## About Illustrative Mathematics (IM) 6-8 Math

Illustrative Mathematics follows the following protocol or routines to deliver a balanced Common Core Curriculum.
To learn more, visit the IM website. |

**Problem-Based Curriculum**

In a problem-based curriculum, students work on carefully crafted and sequenced mathematics problems during most of the instructional time. Teachers help students understand the problems and guide discussions to be sure that the mathematical take-aways are clear to all. Not all mathematical knowledge can be discovered, so direct instruction is sometimes appropriate. On the other hand, some concepts and procedures follow from definitions and prior knowledge and students can, with appropriately constructed problems, see this for themselves. In the process, they explain their ideas and reasoning and learn to communicate mathematical ideas. The goal is to give students just enough background and tools to solve initial problems successfully, and then set them to increasingly sophisticated problems as their expertise increases.

The value of a problem-based approach is that students spend most of their time in math class doing mathematics: making sense of problems, estimating, trying different approaches, selecting and using appropriate tools, evaluating the reasonableness of their answers, interpreting the significance of their answers, noticing patterns and making generalizations, explaining their reasoning verbally and in writing, listening to the reasoning of others, and building their understanding. Mathematics is not a spectator sport.

The value of a problem-based approach is that students spend most of their time in math class doing mathematics: making sense of problems, estimating, trying different approaches, selecting and using appropriate tools, evaluating the reasonableness of their answers, interpreting the significance of their answers, noticing patterns and making generalizations, explaining their reasoning verbally and in writing, listening to the reasoning of others, and building their understanding. Mathematics is not a spectator sport.

**A Typical Lesson**

A typical lesson may include:

- A warm-up
- One or more instructional activities
- The lesson synthesis
- A cool-down

**The Warm Up**

The first event in every lesson is a warm-up. A warm-up either:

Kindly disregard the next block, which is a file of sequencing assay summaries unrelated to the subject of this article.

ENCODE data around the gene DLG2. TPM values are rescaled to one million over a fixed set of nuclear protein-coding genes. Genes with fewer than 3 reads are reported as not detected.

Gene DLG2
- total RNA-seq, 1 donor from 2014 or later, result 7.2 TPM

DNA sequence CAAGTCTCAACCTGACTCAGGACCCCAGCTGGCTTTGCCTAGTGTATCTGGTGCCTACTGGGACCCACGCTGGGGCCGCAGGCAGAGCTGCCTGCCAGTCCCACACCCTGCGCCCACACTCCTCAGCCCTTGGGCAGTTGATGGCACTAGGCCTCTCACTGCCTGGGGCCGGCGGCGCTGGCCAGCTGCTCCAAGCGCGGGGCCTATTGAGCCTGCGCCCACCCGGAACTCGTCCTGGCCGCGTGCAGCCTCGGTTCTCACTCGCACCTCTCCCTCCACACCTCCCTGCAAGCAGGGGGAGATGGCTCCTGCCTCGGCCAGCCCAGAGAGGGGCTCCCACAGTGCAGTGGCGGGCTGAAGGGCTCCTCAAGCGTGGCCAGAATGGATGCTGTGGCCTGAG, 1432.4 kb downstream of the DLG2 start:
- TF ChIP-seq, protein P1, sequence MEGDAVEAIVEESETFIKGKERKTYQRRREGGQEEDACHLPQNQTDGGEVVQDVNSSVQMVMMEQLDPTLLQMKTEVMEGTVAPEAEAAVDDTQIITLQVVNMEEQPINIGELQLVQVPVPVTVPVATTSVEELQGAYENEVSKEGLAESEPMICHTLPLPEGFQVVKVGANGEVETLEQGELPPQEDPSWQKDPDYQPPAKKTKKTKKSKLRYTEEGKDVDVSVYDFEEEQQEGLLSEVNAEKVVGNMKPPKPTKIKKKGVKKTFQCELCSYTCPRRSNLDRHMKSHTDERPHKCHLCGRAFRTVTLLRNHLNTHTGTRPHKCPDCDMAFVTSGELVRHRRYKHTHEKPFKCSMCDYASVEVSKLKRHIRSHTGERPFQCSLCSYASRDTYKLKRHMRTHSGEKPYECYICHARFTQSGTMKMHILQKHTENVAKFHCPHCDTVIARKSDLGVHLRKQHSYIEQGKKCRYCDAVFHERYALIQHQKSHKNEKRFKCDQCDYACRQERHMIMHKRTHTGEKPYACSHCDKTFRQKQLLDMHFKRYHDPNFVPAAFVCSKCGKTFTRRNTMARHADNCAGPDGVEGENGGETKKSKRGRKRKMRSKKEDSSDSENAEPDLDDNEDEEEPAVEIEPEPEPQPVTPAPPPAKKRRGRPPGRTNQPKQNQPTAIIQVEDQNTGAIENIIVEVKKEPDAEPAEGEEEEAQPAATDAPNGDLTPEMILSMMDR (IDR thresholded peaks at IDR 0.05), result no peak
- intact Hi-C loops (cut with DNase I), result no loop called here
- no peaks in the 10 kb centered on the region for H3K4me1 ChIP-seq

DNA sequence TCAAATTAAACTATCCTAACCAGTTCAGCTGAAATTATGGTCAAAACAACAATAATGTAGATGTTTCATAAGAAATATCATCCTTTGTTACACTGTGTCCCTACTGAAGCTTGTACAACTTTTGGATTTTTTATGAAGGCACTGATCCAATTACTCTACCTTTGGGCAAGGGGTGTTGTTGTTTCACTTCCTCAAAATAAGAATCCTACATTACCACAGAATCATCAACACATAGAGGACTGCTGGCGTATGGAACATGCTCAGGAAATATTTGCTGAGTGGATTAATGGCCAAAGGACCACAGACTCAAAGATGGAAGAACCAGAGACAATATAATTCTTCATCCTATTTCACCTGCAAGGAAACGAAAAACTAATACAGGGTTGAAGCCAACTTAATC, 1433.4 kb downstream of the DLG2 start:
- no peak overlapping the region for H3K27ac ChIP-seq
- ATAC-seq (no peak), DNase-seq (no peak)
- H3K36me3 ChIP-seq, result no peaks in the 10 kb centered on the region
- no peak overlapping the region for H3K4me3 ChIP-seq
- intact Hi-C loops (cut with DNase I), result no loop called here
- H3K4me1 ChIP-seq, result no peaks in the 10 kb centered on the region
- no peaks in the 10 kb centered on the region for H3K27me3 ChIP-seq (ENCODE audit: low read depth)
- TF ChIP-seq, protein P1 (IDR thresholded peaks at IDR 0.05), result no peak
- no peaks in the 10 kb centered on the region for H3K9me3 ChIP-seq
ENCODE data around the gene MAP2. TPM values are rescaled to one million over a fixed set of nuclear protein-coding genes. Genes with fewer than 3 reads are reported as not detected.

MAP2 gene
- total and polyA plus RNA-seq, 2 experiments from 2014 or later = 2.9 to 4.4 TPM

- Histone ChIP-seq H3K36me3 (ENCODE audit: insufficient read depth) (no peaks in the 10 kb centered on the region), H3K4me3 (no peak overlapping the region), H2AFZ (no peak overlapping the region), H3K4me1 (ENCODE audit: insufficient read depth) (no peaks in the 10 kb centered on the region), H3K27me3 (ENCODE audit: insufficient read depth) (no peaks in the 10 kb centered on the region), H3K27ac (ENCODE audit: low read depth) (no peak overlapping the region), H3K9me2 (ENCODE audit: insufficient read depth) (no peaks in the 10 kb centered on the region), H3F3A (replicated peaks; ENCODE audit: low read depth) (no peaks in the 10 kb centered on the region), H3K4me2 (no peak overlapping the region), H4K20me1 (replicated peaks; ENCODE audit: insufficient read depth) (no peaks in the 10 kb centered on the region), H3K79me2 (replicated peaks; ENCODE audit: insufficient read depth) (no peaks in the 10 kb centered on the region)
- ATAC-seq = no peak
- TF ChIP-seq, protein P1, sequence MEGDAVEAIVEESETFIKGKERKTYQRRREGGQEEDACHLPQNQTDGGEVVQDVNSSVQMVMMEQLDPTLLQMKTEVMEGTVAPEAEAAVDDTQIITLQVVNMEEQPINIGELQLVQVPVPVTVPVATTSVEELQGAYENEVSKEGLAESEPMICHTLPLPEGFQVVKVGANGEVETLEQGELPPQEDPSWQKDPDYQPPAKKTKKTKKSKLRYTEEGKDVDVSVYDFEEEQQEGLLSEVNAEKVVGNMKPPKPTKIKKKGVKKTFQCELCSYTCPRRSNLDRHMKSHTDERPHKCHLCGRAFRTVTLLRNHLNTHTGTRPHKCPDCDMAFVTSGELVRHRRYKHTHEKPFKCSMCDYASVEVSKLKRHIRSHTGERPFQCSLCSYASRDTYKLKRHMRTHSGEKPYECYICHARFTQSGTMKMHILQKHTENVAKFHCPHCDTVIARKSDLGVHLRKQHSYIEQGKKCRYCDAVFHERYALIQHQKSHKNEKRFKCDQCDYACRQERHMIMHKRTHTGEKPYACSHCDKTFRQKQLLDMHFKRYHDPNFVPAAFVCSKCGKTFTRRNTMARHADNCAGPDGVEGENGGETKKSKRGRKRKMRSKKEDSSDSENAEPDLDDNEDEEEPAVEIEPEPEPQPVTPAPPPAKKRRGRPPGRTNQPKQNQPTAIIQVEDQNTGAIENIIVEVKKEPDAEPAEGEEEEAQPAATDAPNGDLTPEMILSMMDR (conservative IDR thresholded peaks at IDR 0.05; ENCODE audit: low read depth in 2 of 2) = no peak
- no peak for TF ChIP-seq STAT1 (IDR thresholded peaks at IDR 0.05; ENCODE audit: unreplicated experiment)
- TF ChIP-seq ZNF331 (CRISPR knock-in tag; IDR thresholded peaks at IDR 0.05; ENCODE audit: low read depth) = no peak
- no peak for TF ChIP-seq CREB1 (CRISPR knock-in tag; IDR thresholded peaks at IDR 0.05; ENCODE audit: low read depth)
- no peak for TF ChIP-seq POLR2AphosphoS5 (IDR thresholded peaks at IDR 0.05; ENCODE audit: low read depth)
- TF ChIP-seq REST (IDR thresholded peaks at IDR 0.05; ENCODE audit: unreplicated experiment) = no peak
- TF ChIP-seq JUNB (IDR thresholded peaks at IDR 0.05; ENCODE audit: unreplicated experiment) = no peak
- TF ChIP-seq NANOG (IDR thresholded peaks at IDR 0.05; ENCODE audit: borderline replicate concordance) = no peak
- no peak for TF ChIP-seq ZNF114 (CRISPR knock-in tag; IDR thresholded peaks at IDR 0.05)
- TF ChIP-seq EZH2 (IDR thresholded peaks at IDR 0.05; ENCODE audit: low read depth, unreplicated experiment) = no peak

A warm-up that helps students get ready for the day's lesson might serve to remind them of a context they have seen before, get them thinking about where the previous lesson left off, or preview a calculation that will happen in the lesson so that the calculation doesn't get in the way of learning new mathematics.

A warm-up is meant to strengthen number sense or procedural fluency and ask students to do mental arithmetic or reason numerically or algebraically. It gives them a chance to make deeper connections or become more flexible in their thinking.

Four instructional routines frequently used in warm-ups are Number Talks, Notice and Wonder, Which One Doesn’t Belong, and True or False. In addition to the mathematical purposes, these routines serve the additional purpose of strengthening students’ skills in listening and speaking about mathematics.

- helps students get ready for the day’s lesson, or
- gives students an opportunity to strengthen their number sense or procedural fluency.

A warm-up that helps students get ready for the day's lesson might serve to remind them of a context they have seen before, get them thinking about where the previous lesson left off, or preview a calculation that will happen in the lesson so that the calculation doesn't get in the way of learning new mathematics.

A warm-up is meant to strengthen number sense or procedural fluency and ask students to do mental arithmetic or reason numerically or algebraically. It gives them a chance to make deeper connections or become more flexible in their thinking.

Four instructional routines frequently used in warm-ups are Number Talks, Notice and Wonder, Which One Doesn’t Belong, and True or False. In addition to the mathematical purposes, these routines serve the additional purpose of strengthening students’ skills in listening and speaking about mathematics.

**Instructional Activities**

After the warm-up, lessons consist of a sequence of one to three classroom activities. The activities are the heart of the mathematical experience and make up the majority of the time spent in class.

An activity can serve one or more of many purposes.

An activity can serve one or more of many purposes.

- Provide experience with a new context.
- Introduce a new concept and associated language.
- Introduce a new representation.
- Formalize a definition of a term for an idea previously encountered informally.
- Identify and resolve common mistakes and misconceptions that people make.
- Practice using mathematical language.
- Work toward mastery of a concept or procedure.
- Provide an opportunity to apply mathematics to a modeling or other application problem.

**Lesson Synthesis**

After the activities for the day are done, students should take time to synthesize what they have learned. Each lesson includes a Lesson Synthesis section that assists the teacher with ways to help students incorporate new insights gained during the activities into their big-picture understanding.

**Cool-Down**

Lessons may include a cool-down task to be given to students at the end of the lesson. Students are meant to work on the cool-down for about 5 minutes independently and turn it in. The cool-down serves as a brief formative assessment to determine whether students understood the lesson. Students’ responses to the cool-down can be used to make adjustments to further instruction. Cool-downs may also be used for mid unit assessment tools and may be provided prior to end of unit assessments for extra practice.